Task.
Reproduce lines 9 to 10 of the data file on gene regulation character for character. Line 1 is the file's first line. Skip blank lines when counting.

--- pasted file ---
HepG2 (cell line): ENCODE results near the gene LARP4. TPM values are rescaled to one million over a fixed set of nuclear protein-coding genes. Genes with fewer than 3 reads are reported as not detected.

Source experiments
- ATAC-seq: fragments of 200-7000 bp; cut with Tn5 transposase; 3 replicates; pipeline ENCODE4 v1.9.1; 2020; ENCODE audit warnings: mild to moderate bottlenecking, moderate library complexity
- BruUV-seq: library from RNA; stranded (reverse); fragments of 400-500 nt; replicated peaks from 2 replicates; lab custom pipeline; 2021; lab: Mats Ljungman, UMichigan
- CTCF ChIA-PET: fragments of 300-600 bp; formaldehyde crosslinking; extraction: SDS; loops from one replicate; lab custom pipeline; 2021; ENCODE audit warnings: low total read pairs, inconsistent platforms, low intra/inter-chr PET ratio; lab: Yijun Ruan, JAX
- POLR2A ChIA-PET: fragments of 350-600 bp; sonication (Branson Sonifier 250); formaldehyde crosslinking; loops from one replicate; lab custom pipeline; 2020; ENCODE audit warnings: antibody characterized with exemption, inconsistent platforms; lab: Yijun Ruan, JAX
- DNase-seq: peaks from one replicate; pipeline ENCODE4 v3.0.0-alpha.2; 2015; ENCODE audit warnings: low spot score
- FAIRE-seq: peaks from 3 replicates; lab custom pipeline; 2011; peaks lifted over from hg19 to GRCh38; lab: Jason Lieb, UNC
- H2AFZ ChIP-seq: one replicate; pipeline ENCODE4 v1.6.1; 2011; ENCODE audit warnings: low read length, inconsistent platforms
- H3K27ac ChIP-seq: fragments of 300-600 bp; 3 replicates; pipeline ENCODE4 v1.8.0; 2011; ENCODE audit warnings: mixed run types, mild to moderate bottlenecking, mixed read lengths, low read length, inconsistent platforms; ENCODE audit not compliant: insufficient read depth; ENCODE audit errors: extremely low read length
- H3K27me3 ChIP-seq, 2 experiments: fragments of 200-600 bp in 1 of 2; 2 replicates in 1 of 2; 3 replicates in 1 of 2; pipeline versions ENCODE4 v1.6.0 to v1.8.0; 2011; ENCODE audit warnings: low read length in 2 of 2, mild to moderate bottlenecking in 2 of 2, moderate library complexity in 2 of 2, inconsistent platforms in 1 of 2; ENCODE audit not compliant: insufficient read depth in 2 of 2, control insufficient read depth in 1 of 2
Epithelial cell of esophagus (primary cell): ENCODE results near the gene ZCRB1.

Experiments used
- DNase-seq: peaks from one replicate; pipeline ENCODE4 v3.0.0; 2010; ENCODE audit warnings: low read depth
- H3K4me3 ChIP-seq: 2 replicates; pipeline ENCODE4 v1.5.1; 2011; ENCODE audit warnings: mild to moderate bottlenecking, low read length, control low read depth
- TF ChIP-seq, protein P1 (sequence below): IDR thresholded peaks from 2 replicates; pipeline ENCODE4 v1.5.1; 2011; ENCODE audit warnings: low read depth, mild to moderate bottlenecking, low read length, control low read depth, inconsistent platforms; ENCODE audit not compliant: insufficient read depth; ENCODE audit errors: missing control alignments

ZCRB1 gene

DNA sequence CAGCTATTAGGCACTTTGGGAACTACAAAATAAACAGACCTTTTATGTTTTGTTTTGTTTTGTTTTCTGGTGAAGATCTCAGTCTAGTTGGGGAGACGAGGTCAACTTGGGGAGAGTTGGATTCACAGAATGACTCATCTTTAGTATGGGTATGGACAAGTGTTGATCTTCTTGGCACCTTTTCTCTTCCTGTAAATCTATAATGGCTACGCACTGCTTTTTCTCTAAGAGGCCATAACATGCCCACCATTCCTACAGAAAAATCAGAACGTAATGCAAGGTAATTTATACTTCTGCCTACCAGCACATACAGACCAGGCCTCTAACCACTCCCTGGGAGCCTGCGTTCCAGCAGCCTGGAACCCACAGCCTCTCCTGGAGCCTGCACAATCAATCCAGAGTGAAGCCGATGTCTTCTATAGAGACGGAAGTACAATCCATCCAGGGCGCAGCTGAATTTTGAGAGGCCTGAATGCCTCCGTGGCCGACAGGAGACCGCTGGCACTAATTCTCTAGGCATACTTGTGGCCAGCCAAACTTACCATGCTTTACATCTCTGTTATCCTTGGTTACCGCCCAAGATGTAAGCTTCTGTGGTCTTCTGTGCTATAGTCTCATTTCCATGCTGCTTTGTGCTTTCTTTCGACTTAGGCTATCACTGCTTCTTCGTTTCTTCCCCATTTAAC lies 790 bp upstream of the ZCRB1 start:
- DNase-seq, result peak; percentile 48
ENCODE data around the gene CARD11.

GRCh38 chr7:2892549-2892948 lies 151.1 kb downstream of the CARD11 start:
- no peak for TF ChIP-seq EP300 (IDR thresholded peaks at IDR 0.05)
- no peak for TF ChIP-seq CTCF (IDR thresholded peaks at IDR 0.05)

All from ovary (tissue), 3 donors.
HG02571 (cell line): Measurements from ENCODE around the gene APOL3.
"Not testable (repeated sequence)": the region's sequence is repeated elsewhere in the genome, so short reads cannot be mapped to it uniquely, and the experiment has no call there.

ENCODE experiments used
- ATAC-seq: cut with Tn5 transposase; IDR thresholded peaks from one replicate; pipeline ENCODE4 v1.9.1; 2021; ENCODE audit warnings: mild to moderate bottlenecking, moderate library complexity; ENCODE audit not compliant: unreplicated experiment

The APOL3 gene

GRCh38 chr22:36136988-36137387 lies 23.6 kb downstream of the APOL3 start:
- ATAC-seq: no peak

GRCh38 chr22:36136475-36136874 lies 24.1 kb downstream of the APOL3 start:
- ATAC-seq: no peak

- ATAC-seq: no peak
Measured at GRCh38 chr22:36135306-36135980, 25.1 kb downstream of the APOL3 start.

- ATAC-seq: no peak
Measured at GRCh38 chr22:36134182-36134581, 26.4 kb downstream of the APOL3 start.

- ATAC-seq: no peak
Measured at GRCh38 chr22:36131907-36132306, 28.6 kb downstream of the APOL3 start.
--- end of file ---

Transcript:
- H2AFZ ChIP-seq: one replicate; pipeline ENCODE4 v1.6.1; 2011; ENCODE audit warnings: low read length, inconsistent platforms
- H3K27ac ChIP-seq: fragments of 300-600 bp; 3 replicates; pipeline ENCODE4 v1.8.0; 2011; ENCODE audit warnings: mixed run types, mild to moderate bottlenecking, mixed read lengths, low read length, inconsistent platforms; ENCODE audit not compliant: insufficient read depth; ENCODE audit errors: extremely low read length